GLENVILLE — Upgrades announced Friday could make a dent in the number of trucks making dents in a low railroad bridge along Glenridge Road.
The state Department of Transportation said flashing beacons will be installed beside the existing low-clearance signs as an interim measure; work is expected to start in December.
Then, an electronic detection and warning system will be installed. Overheight vehicles will trigger an electronic message board warning the driver that his vehicle is too tall and activate flashing lights on the low-clearance signs. The system also will send an alert to the state DOT Traffic Management Center.
Meanwhile, a turnaround area for large trucks will be created on one side of the bridge and a potential diversion route will be considered on the other.
Design work is underway for the warning system and turnaround site. Factoring in the time needed to acquire space to build the turnaround along Glenridge Road — a state road also known as Route 914V — the work could be completed in 2023.
The westernmost of the two bridges over the road linking the town center to Clifton Park has been smashed so many times it would be comical, were it not for the dozens of traffic snarls that result each year and the chance that someone will be hurt by metal sheared off a too-large truck and flung into oncoming traffic.
Such an injury was reported last summer.
Tractor-trailers usually top out at 13.5 feet. There’s not quite 11 feet of air between the Canadian Pacific Railway bridge and the road surface below.
No fewer than 14 signs on the approaches to the bridge near Hetcheltown Road warn of this low clearance. Another railroad bridge farther east on Glenridge Road is high enough that large trucks can pass beneath.
The problem is often attributed to driver inattention or overreliance on navigation programs designed for cars, not big trucks.
Glenville Town Supervisor Chris Koetzle said the only thing that would be 100% successful would be raising the bridge, a very expensive prospect.
Failing that, he’d like to see trucks banned from the road and the road tweaked to make it hard for trucks to enter.
Failing that, he welcomed Friday’s announcement and said he’s eager for more information.
“This is a good first step and I am glad to see that the state is finally starting to implement some of the ideas that we have advocated for over the years,” he said via email.
“However, questions remain and I hope the state will sit down with the town to discuss the details of the plan. There are many concerns relating to the safety and effectiveness of this plan and DOT should be embracing the town’s input as we continue our work together to make this important corridor safer for our residents.”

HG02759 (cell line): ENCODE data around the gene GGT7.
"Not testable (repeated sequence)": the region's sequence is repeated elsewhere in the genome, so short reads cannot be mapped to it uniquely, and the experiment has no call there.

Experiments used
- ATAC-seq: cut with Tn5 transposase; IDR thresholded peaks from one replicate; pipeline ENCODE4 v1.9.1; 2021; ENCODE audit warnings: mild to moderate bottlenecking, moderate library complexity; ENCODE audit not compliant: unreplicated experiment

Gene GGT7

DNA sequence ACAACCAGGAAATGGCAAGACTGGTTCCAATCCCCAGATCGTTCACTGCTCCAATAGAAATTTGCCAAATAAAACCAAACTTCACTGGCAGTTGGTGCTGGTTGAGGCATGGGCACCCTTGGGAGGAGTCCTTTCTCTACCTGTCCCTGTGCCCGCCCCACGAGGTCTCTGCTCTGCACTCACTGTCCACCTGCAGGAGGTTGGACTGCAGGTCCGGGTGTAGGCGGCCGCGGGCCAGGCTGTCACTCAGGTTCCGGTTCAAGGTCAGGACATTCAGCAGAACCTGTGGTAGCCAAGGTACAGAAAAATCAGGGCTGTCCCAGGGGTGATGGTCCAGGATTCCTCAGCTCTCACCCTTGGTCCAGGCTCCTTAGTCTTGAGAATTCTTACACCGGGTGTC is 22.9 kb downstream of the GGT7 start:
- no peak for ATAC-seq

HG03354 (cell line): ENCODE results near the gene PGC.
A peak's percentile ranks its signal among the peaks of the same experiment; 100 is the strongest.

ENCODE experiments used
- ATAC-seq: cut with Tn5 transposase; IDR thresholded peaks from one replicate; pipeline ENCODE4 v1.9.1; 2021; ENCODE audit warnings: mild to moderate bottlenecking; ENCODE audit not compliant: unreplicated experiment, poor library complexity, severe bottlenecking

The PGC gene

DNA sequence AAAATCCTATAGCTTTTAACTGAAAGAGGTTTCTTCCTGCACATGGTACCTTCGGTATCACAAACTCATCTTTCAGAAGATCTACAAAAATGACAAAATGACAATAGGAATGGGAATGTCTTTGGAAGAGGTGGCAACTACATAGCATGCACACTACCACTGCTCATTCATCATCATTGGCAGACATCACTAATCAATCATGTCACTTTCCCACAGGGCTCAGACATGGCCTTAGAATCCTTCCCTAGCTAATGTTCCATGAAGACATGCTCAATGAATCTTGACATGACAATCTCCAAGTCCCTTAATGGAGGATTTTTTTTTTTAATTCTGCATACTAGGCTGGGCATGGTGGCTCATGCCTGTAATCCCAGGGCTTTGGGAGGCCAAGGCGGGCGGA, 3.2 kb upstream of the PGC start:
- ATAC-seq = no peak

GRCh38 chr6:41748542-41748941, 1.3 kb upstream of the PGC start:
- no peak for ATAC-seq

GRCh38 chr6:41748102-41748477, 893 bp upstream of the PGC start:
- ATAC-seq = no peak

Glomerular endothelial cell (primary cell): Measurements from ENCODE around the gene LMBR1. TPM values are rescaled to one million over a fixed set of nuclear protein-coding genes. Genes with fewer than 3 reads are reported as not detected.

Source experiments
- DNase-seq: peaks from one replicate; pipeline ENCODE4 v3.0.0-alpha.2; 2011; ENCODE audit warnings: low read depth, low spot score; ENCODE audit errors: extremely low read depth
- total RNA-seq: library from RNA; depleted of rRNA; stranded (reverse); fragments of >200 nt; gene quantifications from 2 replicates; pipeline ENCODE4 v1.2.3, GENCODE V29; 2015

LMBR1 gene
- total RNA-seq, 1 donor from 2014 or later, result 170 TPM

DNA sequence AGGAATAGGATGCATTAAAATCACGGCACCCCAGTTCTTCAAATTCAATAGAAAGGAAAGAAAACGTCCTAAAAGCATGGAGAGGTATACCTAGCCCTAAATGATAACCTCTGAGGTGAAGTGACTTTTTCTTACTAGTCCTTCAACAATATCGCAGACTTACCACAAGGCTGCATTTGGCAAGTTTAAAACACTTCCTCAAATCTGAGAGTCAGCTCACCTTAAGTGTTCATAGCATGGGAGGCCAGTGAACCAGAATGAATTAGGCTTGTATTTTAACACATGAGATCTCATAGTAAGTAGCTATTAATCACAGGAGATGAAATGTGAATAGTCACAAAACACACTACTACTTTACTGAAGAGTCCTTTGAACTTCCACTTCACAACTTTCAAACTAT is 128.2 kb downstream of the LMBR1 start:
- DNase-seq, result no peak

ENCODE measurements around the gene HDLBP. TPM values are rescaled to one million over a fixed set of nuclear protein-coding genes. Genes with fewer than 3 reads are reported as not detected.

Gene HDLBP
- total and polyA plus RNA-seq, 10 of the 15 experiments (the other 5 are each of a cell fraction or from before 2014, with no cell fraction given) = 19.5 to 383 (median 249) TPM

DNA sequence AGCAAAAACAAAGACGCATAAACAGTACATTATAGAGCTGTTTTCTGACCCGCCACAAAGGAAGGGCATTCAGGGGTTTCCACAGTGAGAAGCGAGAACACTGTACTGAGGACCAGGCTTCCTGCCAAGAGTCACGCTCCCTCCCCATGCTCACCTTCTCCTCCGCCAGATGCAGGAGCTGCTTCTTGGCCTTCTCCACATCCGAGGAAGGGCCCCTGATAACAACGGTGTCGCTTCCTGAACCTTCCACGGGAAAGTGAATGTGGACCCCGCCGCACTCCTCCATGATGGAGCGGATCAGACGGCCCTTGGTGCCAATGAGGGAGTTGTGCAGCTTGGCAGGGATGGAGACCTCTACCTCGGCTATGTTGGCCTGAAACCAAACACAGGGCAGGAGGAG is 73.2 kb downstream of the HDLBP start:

The last few years have seen more than 100 crashes and many other trucks stopped just before impact. Both situations are disruptive, as town police must limit traffic so damaged trucks and debris can be removed or undamaged trucks can back up and turn around.
But amid this sorry narrative of twisted metal, bruised egos and unbudgeted expenses, the morning of Nov. 8, 2021, stands out as particularly egregious, with three strikes in four hours.
Sen. James Tedisco, R-Glenville, and Assemblywoman Mary Beth Walsh, R-Ballston, whose districts include the bridge, dashed off a missive to DOT demanding action later that day.
They’ve raised this issue before with no visible result, and Tedisco said Friday he’s happy to see something happening, even if it’s only flashing lights to start.
“My first reaction is hallelujah,” he said. “They’ve been striking the bridge a lot. I think we struck a note with [DOT] last week.
Anything is better than nothing right now.”
Human failure is causing the bridge strikes. The great majority of striking vehicles are coming from the west, and there are nine warning signs in less than a mile along the westbound lane of Glenridge Road.
The measures announced Friday will be just as ineffective as the signs already in place if drivers don’t pay attention to the warnings.
DOT Commissioner Marie Therese Dominguez called out distracted drivers and truckers relying on non-commercial GPS programs that don’t flag height and weight restrictions.
“I can’t stress enough that it is incumbent upon all drivers to operate their vehicles in a safe manner, and to pay attention and obey the multiple signs that are already in place at this location,” she said in a news release Friday.